• c. Substantial Evidence Standard [Deleted] 7.21
        • d. Time Limitations for Pretrial Relief: Pen C §§1538.5, 1510 7.22
        • e. Mandate Not Available to Challenge Pretrial Rulings on Admissibility of Evidence Not Involving Unlawful Search or Seizure 7.23
      • 4. Denial of Motion to Disqualify Judge 7.24
      • 5. Erroneous Orders Under Pen C §999a(b) 7.25
      • 6. Change of Venue 7.26
      • 7. Other Pretrial Issues 7.27
    • C. Sentencing and Related Postconviction Problems 7.28
    • D. Perfecting Right of Appeal 7.29
    • E. Declaration of Rights (Class Action Relief) 7.30
    • F. Collateral Matters 7.31
  • VII. WRIT OF PROHIBITION: SPECIFIC USES 7.32
    • A. Overview 7.33
    • B. Common Uses of Prohibition
      • 1. Challenge to Denial of Pen C §995 Motion 7.34
        • a. Time Limitations for Pretrial Relief: Pen C §§999a, 1510 7.35
        • b. When §995 Motion Is Based on Illegal Commitment or Denial of Substantial Right 7.36
        • c. Determining When Motion Has Been Made for Purposes of Pen C §1510 7.37
        • d. Time Limitations on Nonstatutory Motion to Dismiss for Errors Committed During Preliminary Hearing Not Appearing on Face of Transcript 7.38
        • e. Review of Pen C §871.5 Ruling 7.39
      • 2. Other Uses of Prohibition
        • a. Pre-Preliminary Hearing Issues 7.40
        • b. Double Jeopardy 7.41
        • c. Multiple Prosecution 7.42
        • d. Statute Unconstitutional; Offense Is Not Crime 7.43
      • 3. Miscellaneous Uses 7.44

8

Preparing and Opposing Petitions for Mandate or Prohibition

Adrian G. Driscoll

  • I. GOVERNING RULES 8.1
  • II. GENERAL GUIDELINES FOR DRAFTING THE PETITION 8.2
  • III. NO FILING FEE REQUIRED 8.3
  • IV. REQUESTING A STAY OF LOWER COURT PROCEEDINGS 8.4
  • V. WHERE TO FILE
    • A. General Rule 8.5
    • B. Original Filing in Supreme Court 8.6
  • VI. FORMAT OF PETITION
    • A. Cover or Title Page
      • 1. Court of Appeal and Supreme Court 8.7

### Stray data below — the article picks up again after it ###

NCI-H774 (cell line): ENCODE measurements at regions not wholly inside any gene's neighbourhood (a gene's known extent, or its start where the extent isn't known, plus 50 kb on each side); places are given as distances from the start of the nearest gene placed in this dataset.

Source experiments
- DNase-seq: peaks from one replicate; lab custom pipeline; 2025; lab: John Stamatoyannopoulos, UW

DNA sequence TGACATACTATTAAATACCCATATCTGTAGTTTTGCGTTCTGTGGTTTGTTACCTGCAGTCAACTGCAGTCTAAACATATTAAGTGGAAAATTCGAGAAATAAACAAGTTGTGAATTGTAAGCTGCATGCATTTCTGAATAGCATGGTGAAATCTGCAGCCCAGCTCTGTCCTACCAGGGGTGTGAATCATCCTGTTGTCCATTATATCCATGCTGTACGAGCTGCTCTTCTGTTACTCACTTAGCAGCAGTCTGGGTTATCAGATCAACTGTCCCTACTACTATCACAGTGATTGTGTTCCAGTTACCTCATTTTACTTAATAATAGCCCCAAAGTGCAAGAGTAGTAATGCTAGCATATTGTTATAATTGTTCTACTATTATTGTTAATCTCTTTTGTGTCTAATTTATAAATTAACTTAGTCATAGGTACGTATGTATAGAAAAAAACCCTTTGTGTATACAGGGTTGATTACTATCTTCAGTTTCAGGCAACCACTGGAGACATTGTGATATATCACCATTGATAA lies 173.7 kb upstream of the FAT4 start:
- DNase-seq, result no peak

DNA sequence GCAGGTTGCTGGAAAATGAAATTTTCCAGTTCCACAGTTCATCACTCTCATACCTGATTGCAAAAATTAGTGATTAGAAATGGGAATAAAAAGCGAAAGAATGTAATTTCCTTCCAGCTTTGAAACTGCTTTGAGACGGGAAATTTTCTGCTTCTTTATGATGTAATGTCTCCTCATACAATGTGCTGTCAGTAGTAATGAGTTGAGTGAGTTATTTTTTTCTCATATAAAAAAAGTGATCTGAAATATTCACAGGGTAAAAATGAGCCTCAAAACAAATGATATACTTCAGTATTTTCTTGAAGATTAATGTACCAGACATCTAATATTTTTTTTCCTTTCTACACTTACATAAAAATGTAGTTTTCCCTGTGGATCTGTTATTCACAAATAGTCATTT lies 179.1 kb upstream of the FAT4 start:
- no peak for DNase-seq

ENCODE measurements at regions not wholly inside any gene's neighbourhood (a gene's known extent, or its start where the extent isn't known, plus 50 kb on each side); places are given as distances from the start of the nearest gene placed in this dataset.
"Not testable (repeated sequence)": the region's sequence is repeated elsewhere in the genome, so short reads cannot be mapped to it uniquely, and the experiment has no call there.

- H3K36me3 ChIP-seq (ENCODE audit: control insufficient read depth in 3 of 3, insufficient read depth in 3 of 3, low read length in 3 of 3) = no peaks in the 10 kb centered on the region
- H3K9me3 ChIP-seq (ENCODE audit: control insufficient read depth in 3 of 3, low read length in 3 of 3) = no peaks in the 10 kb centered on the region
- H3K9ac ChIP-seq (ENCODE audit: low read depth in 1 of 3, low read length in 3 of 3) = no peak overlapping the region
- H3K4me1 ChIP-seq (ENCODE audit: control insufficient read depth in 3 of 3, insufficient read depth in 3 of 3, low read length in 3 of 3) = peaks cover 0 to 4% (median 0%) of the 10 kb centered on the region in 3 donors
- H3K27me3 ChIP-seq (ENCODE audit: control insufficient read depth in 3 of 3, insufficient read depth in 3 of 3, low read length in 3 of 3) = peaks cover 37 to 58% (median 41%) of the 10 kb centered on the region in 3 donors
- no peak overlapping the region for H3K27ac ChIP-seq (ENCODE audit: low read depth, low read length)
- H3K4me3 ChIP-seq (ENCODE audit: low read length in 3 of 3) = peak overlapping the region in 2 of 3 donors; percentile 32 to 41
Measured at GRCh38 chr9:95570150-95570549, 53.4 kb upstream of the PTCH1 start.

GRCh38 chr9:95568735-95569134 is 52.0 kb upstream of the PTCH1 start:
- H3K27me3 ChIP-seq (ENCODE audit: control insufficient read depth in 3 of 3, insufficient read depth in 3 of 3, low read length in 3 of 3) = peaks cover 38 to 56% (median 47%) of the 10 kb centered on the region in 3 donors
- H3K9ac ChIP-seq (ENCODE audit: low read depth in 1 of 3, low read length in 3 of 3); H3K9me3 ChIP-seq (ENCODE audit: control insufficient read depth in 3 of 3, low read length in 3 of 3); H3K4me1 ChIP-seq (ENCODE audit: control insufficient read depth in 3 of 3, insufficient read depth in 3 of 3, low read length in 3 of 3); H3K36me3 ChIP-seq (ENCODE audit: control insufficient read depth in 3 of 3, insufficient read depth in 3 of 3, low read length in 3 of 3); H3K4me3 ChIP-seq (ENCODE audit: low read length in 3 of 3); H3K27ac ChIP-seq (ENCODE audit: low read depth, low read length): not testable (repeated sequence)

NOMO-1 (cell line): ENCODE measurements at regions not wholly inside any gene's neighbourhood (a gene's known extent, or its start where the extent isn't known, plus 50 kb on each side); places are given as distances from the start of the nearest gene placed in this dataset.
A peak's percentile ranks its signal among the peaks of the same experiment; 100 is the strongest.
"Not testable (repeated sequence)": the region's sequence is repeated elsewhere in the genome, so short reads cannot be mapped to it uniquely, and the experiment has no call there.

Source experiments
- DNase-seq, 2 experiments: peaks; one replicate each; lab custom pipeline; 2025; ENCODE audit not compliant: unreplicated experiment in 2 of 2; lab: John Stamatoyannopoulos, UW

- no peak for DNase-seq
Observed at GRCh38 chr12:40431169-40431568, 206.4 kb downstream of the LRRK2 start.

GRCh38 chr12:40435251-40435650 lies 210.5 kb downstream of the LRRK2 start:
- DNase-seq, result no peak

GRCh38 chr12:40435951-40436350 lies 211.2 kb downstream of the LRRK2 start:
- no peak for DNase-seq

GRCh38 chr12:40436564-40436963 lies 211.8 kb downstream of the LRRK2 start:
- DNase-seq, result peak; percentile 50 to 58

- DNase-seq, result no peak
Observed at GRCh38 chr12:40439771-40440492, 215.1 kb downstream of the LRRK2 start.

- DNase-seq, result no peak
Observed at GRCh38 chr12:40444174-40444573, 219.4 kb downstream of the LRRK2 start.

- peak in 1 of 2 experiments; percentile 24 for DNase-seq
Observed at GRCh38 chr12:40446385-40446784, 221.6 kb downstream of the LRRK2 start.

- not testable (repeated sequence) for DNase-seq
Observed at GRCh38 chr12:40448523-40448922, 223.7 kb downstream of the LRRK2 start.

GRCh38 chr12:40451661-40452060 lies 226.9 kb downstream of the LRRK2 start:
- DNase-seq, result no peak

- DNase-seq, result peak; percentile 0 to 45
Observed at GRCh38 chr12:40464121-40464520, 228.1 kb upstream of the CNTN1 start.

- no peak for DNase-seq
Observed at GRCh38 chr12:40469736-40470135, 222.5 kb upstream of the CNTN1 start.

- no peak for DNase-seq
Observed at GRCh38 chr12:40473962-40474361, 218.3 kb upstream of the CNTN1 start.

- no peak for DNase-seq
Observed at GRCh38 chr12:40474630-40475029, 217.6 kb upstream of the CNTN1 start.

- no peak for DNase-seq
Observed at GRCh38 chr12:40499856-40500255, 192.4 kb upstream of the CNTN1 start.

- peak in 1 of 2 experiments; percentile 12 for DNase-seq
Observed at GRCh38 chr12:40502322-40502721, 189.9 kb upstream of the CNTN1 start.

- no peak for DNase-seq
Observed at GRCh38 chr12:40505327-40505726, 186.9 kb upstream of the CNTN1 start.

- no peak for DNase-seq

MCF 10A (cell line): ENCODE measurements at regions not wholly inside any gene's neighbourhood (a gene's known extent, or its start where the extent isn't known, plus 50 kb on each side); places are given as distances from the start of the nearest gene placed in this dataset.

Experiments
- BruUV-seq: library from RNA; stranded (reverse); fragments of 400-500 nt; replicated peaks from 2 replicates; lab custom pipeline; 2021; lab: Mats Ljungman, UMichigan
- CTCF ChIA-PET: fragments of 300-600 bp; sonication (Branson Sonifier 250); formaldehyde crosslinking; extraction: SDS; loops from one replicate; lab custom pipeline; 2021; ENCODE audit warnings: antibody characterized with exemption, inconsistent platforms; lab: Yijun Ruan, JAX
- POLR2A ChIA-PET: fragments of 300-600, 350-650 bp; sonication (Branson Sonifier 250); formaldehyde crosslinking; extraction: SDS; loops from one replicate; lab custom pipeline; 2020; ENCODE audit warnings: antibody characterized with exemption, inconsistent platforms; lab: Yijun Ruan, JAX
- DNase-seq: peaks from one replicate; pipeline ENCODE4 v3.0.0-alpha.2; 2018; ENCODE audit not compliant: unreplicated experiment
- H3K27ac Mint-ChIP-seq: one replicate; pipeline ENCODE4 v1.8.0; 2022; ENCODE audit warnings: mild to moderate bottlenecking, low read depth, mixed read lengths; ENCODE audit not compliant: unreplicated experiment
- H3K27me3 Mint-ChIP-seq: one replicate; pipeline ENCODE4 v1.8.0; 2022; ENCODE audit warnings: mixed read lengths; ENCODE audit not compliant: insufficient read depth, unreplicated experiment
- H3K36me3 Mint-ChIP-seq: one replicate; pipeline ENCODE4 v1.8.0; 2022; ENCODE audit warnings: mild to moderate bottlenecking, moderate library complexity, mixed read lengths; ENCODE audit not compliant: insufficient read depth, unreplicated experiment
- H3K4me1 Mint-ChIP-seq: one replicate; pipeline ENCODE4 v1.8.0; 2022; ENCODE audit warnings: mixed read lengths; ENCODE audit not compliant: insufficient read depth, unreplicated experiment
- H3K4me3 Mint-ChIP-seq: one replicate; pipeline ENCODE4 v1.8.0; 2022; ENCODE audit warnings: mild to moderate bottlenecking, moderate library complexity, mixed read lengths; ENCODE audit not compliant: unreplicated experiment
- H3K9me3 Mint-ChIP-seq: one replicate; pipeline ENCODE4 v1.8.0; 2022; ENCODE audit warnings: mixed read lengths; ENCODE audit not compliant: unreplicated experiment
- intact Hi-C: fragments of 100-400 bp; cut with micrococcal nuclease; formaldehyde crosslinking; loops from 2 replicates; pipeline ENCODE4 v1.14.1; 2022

• 2. Appellate Division 8.8
      • 3. Superior Court 8.9
      • 4. Form: Cover for Use in the Appellate Courts 8.10
      • 5. Form: Title Page in the Superior Court 8.11
    • B. Table of Contents; Table of Authorities 8.12
      • 1. Form: Table of Contents 8.13
      • 2. Form: Table of Authorities 8.14
    • C. Request for Stay
      • 1. May Be Included in Petition 8.15
      • 2. Form: Allegation Concerning Request for Stay 8.16
    • D. Petition 8.17
      • 1. Form: Salutation 8.18
      • 2. Form: Opening Paragraph 8.19
      • 3. Introductory Allegations 8.20
        • a. Form: Allegation Concerning Beneficial Interest of Petitioner and Capacity of Respondent and Real Party in Interest 8.21
        • b. Form: Allegation Concerning Respondent 8.22
        • c. Form: Allegation Concerning Venue 8.23
        • d. Form: Prior Petitions 8.24
        • e. Form: Allegation Explaining Why Petition Not Brought in Lower Court 8.25
        • f. Form: Allegation Explaining Why Relief Previously Sought in Higher Court 8.26
      • 4. Allegations Specifying Grounds for Relief
        • a. Prima Facie Case for Relief 8.27
        • b. Factual and Legal Basis for Claim 8.28
      • 5. Allegation Concerning Exhaustion of Remedies 8.29
        • a. Form: Allegation When Objection Raised Below and Rejected or Not Ruled on 8.30
        • b. Form: Allegation When Objection Impossible or Futile 8.31